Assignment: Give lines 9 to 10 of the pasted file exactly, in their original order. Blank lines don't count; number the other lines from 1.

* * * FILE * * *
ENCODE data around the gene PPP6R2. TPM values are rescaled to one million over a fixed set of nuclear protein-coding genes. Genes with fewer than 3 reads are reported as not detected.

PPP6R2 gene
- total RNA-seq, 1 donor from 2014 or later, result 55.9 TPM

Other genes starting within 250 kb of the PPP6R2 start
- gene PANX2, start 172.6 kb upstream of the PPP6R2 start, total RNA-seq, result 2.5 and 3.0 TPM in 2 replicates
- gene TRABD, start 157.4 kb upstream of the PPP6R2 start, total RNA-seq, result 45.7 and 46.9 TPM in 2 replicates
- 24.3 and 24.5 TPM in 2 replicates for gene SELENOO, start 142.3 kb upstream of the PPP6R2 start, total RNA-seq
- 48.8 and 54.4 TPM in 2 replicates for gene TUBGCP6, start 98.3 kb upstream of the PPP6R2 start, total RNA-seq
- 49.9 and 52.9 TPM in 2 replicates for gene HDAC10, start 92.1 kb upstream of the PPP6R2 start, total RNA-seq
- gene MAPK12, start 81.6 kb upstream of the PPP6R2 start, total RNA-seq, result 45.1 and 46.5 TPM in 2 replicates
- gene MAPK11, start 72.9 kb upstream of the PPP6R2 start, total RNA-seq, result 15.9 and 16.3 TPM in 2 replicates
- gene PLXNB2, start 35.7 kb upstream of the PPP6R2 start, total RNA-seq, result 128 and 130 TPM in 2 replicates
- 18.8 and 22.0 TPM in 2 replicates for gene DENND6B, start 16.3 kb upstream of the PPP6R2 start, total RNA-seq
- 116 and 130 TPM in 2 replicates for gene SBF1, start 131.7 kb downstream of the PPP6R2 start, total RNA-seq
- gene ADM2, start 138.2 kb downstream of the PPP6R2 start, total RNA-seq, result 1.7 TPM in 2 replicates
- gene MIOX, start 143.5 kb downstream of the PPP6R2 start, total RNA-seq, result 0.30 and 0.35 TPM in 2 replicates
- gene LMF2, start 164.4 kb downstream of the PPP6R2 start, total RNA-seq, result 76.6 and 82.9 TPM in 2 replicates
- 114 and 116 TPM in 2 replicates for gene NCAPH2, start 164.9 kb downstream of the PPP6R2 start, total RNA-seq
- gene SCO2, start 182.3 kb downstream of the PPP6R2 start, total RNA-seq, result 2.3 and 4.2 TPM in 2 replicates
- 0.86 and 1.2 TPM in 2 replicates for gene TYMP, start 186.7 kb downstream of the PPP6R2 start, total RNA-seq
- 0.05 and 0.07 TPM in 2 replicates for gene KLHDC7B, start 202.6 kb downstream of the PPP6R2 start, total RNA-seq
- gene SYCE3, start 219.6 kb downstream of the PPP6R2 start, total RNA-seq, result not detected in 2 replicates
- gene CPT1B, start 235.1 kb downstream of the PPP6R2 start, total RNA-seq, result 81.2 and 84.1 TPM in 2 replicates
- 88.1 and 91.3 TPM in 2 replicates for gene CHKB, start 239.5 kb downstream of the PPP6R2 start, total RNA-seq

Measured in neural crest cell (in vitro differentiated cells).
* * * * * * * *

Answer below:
- 49.9 and 52.9 TPM in 2 replicates for gene HDAC10, start 92.1 kb upstream of the PPP6R2 start, total RNA-seq
- gene MAPK12, start 81.6 kb upstream of the PPP6R2 start, total RNA-seq, result 45.1 and 46.5 TPM in 2 replicates